Tibetan Buddhism can trace its lineage to several most important lamas, starting from the 9th century Nyingma-pa, when Guru Padma-sambhava were invited to Tibet by King Trisong Detsen in 817 as a missionary and helped establish the connection between the local Bon religion and the spreading Buddhism. The importance of Bon lies in allowing for the establishment of new goals that helped spreading Buddhism in Tibet, namely the involvement of already established religious practices, magical rituals and symbolism, in providing for a quicker, more intense and advanced seeking out of Buddhahood. Also, it helped to keep and develop the local artistic and symbolic practices, culminating with the sacred mandala, which represents the universe and is used as central aid in meditation.

A more esoteric practice rose through the 11th century Sakya-pa, which brought the Kalachakra path to Tibet and established the Sakya monastery in central Tibet. The practitioner of Sakya-pa is leading a way of reaching the state of Hevajira.

The Kagyu-pa traditions are derived from two 10th and 11th century lamas who received tantric teachings and interpretations of sutra that lead to Mahamudra, a feature unique to this path of Tibetan Buddhism which aims at directly understanding the true nature of the mind.


Finally, the most popular and widely known path of Tibetan Buddhism is the Gelug-pa, which rose to prominence in the 14th century. The followers of this reformed form established the incarnation of their teacher as that of bodhisattva Avalokiteshvara, which inaugurated the lineage of the Dalai Lamas. Strict monasticism plays the central role in this line of Vajrayana, and the conviction that Bodhisattva is constantly present in the world.

Aside from Tibetan Buddhism, other schools of Varjayana rose to prominence in other neighboring regions in more or less the same historical period. The esoteric teachings of Chinese Buddhism for example still thrive in parts of Mongolia and Indochina, and have a great history that goes back to the first three Buddhist gurus that came from India, spreading tantric teachings through the Chinese kingdoms. In Japan, there are several schools including the Shingon school, which is very similar to Tibetan Vajrayana but has differing practices and source history. Shugendo is another Japanese school which shares characteristics with other forms of Vajrayana, but incorporates practices of local Shinto religion as well as the influences of Taoism. Other connected schools include the Ari Buddhistic practices of Burma, the Azhali religion from the kingdom of Dali, and the Newar Buddhism school practiced in Nepal, characterized by their usage of sanskrit in scriptures. All these schools share the focus on monasticism and ritual as part of the tantric practice, and most of them share a history of textual sources dating back to the first Vajrayana tantras of the 8th century.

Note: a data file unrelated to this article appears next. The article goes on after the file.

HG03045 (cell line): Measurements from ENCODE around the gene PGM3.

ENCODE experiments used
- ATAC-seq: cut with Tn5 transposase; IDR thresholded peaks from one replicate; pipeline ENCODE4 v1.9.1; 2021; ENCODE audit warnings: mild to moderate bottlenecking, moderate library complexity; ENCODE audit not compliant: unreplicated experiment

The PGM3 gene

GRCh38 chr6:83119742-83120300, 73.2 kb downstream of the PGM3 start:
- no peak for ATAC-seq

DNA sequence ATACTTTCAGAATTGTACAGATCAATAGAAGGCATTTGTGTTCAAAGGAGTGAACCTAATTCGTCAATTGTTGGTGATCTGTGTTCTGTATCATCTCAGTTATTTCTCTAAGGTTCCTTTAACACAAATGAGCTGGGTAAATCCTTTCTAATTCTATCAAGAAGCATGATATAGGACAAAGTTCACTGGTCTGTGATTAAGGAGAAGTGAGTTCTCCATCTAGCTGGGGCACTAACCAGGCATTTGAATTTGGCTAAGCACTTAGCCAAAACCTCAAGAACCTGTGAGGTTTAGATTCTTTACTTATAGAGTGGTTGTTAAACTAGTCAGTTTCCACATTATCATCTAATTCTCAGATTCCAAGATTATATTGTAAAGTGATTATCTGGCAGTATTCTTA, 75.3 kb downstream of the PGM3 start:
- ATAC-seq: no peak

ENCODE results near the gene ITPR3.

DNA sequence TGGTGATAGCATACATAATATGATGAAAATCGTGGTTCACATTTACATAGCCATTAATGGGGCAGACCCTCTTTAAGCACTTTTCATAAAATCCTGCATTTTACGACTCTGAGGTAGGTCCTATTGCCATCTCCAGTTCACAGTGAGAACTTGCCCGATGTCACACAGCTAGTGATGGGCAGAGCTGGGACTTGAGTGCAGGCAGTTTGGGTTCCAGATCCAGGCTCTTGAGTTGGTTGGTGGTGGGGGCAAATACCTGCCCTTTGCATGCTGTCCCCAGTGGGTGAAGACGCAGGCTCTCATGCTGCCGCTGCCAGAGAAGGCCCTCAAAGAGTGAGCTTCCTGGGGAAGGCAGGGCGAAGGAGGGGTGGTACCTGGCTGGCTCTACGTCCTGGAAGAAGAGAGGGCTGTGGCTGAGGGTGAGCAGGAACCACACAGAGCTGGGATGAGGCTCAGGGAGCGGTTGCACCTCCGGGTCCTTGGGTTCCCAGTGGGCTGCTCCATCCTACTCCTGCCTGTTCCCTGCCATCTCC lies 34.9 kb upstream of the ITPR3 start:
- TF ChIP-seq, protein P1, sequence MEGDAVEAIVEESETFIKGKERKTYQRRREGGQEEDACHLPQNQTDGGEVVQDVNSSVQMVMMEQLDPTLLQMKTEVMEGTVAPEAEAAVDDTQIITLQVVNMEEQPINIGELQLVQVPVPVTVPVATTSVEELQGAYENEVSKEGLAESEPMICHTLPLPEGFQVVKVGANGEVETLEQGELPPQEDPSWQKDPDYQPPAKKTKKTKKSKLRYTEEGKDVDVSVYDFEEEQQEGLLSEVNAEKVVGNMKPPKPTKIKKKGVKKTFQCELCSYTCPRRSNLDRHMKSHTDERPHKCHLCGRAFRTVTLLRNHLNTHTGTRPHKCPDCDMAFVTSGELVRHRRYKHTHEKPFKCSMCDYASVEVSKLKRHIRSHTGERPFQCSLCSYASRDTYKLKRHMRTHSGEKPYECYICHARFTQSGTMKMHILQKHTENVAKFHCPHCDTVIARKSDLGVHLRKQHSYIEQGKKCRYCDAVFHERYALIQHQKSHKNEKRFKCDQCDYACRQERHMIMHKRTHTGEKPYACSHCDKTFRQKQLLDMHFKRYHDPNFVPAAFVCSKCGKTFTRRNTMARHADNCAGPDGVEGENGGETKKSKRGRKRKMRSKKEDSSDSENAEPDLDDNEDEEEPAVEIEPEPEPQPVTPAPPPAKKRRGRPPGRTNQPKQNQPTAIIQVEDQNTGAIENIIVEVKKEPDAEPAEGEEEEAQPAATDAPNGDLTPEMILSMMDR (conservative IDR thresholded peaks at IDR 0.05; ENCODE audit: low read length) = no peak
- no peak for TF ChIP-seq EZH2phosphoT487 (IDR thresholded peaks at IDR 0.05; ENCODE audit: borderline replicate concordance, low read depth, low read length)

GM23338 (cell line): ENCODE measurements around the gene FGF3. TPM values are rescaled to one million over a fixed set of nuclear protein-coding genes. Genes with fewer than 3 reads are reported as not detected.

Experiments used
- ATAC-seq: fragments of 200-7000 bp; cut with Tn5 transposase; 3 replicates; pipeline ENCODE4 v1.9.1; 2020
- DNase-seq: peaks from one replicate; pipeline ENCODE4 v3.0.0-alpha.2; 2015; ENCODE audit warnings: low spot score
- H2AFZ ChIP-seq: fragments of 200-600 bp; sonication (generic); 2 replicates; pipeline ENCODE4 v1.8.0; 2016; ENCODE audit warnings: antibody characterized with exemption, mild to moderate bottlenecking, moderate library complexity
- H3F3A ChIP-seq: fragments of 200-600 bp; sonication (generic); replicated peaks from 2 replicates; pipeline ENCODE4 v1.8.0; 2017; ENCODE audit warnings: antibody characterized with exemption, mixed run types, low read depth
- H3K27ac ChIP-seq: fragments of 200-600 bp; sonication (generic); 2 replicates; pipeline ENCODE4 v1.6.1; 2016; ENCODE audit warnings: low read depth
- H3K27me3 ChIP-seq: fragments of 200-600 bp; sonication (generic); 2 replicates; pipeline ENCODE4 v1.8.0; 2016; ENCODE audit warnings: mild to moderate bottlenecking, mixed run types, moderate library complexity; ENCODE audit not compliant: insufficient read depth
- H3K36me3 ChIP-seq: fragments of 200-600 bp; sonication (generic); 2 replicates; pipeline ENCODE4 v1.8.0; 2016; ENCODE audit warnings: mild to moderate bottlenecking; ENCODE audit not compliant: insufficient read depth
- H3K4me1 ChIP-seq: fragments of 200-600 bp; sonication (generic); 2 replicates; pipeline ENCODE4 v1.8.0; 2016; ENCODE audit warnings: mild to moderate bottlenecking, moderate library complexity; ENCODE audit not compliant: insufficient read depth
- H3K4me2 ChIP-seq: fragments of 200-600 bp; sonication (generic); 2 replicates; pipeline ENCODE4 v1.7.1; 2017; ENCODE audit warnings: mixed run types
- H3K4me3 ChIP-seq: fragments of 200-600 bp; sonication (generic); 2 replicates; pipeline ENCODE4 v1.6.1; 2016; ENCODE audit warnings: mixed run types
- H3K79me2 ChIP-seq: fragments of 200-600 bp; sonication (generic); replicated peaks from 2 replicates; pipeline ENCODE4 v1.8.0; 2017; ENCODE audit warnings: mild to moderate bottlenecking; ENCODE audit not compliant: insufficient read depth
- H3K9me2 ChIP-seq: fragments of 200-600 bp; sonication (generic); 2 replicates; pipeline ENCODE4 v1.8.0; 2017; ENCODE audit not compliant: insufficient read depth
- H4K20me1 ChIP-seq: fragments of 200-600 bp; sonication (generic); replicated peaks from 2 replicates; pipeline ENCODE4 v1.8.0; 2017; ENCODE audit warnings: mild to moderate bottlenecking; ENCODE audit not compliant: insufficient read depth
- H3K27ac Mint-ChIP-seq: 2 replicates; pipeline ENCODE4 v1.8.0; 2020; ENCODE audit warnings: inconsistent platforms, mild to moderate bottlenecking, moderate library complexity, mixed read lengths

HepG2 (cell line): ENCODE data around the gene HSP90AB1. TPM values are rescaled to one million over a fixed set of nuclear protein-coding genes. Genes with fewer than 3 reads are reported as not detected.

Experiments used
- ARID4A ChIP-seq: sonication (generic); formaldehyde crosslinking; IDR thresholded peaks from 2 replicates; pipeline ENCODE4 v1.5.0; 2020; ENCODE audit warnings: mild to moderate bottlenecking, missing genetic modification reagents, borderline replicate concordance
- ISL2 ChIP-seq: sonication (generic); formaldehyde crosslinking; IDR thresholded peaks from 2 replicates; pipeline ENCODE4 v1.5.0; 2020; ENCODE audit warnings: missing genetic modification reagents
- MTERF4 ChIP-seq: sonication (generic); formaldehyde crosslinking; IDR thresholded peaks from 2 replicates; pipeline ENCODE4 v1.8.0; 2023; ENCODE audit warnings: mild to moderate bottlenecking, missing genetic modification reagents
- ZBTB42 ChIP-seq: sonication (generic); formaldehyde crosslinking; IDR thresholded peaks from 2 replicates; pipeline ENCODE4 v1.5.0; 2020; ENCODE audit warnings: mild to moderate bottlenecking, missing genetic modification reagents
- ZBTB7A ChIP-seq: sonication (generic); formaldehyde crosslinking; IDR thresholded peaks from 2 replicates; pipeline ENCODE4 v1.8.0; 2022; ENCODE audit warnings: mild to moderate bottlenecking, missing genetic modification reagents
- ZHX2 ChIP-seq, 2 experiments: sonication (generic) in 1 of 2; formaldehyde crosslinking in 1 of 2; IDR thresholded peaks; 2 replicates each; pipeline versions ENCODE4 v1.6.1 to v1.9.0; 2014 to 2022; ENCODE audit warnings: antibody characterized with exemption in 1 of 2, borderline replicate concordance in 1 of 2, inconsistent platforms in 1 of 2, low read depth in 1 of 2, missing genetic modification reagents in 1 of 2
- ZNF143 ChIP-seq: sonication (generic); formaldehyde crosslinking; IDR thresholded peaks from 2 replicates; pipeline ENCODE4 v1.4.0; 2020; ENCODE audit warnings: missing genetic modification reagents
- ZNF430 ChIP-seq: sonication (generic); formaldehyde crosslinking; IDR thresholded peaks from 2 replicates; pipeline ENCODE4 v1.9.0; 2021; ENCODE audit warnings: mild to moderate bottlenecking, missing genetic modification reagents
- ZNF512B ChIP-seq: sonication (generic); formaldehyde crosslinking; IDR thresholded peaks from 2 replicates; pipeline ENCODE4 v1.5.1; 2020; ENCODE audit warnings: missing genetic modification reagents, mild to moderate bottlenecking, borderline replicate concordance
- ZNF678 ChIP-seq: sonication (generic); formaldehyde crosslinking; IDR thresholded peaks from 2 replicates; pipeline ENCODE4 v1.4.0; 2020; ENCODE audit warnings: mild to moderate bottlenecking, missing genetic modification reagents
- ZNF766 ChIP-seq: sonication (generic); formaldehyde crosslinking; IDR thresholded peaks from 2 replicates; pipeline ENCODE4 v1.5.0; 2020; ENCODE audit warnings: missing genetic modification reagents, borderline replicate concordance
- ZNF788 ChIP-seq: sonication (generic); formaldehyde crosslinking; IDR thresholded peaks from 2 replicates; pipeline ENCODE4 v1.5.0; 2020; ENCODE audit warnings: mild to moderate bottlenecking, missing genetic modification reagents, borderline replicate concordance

In all forms of Vajrayana, the main emphasis remains the attainment of the state of Bodhisattva, which is often explained as the final form of Buddha, the reaching of the final nirvana which fills with absolute compassion for every living creature.

Every practitioner of Vajrayana is taken through stages of being introduced to its true nature, the inherent potential of the Buddha-nature, and to see the whole world in these terms. This is achieved through a variety of tantric techniques, including the advanced meditations that bring the enlightened mind in the state of being able to perceive the nature of the ultimate truth, and introducing a set of other ritual practices that are all in some way allowing the practitioner to purify its perception. This is done through rising the motivation of the practitioner to pertain on the path of enlightenment, and by introducing him to the various rituals that are built on the more abstract meditation techniques of old.